The Characters

(Literary Essentials: African American Literature)

Meshach Barry is a complex character who acknowledges to his audience that he is perhaps not the most reliable of narrators. By describing his feelings of guilt toward his daughter and by referring to himself as a hypocrite, a preacher who loves to stand in the pulpit and give sermons but who does not actually believe in God, Meshach makes it clear that he is not to be considered a noble or even a likable character. By establishing his own actions as negative, Meshach focuses positive attention on Cager, whom he calls the hero of his story. By introducing himself as an unreliable, biased storyteller, Meshach suggests that everything in his narrative, including Cager’s goodness, is questionable.

Cager Lee’s faith in African Americans’ need and ability to control their own destiny, coupled with his single-minded determination to help his people regardless of the cost to himself, clearly establishes him as a foil for the ambivalent Meshach. Cager is a martyred saint, a visionary secular prophet who believes that the ends justify the means. Cager’s intense conviction in the necessity of black self-determination is offset, however, by his naïveté. He is unable to distinguish between the militant rhetoric of The Chicago Hawk and factual reporting, and he is crushed when Haley Barnes informs him that Chicago is no mecca for African Americans. Although his determination is admirable, Cager’s childish simplicity, as pointed out by Barnes, makes him another questionable character.

After Cager goes to work for Mrs. Dabney, several people,...

(The entire section is 643 words.)

A Chocolate Soldier Characters Discussed

(Great Characters in Literature)

Meshach Coriolanus Barry

Meshach Coriolanus Barry, the narrator, a lonely, obsessive fifty-five-year-old black pastor. A life of professional tragedies as well as accomplishments has led him through prison and mental hospitals. He decides to write the history of his long-dead college friend Cager Lee. For thirty-five years, Meshach has been obsessed with the events leading to Cager’s death, and he has mythologized Cager as the “hero” of his tale. Meshach sets himself up as Cager’s antithesis, a hypocritical preacher who merely goes through the motions of faith. By writing this history, Meshach hopes not only to define his relationship to Cager but also to understand the meaning of his own life.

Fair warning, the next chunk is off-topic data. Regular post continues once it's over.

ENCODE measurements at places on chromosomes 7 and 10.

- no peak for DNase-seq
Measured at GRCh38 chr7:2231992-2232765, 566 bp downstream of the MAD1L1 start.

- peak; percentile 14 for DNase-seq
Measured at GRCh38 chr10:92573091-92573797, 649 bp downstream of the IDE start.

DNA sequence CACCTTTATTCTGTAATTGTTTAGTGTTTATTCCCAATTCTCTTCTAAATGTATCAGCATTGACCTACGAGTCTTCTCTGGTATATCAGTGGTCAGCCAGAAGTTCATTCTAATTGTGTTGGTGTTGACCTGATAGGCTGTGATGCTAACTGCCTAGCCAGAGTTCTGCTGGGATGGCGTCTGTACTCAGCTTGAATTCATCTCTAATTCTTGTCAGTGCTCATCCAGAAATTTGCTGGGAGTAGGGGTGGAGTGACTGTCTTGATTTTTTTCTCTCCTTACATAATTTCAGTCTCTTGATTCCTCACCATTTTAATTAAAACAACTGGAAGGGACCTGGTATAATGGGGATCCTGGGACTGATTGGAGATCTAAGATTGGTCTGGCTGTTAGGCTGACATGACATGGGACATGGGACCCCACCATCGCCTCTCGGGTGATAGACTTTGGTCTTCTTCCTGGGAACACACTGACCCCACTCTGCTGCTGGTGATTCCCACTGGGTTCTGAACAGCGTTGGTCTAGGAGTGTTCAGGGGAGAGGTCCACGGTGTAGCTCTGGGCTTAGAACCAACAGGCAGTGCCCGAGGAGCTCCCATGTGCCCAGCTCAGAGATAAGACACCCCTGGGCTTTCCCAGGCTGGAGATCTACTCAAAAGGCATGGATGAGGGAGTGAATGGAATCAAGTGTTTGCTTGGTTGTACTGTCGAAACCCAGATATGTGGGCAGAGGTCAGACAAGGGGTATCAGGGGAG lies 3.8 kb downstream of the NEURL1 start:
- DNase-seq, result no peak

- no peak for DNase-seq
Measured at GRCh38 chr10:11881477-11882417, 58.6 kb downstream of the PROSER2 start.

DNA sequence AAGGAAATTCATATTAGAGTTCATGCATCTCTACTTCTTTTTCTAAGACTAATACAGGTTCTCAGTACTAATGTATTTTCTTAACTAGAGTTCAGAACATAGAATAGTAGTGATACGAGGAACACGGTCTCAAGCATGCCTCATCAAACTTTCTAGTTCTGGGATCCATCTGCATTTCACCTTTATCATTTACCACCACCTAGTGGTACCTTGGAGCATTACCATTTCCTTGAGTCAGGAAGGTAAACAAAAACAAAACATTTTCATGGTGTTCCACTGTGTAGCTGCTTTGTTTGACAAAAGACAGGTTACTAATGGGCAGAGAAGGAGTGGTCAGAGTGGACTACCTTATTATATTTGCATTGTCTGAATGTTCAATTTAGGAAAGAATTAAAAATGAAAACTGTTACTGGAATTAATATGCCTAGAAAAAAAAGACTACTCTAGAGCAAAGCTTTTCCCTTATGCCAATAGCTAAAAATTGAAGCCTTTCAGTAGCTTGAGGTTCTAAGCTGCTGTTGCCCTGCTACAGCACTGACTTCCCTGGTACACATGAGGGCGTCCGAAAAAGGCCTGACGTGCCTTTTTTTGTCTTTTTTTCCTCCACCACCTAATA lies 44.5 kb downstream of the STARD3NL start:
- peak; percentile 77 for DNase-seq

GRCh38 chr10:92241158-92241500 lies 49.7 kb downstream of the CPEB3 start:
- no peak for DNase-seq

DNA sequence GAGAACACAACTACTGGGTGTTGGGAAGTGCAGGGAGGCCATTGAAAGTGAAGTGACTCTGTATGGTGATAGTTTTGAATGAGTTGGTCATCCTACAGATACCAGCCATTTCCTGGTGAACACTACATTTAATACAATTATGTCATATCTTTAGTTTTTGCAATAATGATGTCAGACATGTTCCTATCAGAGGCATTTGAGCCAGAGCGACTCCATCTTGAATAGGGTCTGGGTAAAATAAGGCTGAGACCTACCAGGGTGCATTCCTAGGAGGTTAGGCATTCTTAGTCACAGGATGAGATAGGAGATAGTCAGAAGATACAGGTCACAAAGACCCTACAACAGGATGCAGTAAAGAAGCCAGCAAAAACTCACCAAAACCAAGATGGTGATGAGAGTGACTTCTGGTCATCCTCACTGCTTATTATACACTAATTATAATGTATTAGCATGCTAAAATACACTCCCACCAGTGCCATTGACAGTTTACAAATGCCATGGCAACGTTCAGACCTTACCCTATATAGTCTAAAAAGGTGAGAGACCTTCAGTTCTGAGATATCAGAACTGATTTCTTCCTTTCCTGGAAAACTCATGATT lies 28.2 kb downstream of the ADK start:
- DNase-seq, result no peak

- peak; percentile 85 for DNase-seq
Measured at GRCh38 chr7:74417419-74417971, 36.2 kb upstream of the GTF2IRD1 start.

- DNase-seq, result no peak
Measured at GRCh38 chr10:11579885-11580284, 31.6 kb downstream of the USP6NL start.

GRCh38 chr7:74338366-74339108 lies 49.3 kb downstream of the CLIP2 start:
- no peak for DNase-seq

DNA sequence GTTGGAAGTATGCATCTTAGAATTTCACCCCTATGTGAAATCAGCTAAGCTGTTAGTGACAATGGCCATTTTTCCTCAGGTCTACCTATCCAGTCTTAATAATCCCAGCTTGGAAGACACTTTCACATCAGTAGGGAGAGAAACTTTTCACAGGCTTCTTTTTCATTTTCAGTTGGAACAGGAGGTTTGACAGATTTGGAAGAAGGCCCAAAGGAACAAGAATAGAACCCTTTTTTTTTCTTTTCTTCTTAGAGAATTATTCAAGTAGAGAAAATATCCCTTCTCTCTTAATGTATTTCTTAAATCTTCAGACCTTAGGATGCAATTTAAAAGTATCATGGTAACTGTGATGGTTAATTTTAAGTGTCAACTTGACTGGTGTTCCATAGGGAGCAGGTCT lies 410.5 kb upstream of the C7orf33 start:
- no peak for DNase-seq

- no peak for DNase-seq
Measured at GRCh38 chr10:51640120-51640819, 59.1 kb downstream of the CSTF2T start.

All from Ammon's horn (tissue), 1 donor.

Carol Barry

Carol Barry, Meshach’s daughter, a serious young woman in her late twenties whose relationship with her father has been strained since her teenage years, when, as the narrator hints, he engaged in an incestuous relationship with her. Meshach desperately needs Carol as an audience for his story about Cager, but she has heard this story before and resents her father’s need to relive the past. Unable to cope with her father’s obsessive need to retell history, she finally rejects him.

Rollo Ezekiel “Cager” Lee

Rollo Ezekiel “Cager” Lee, the rebellious, doomed hero of Meshach’s narrative, portrayed as a messianic young man whose desire to improve the lives of his...

(The entire section is 557 words.)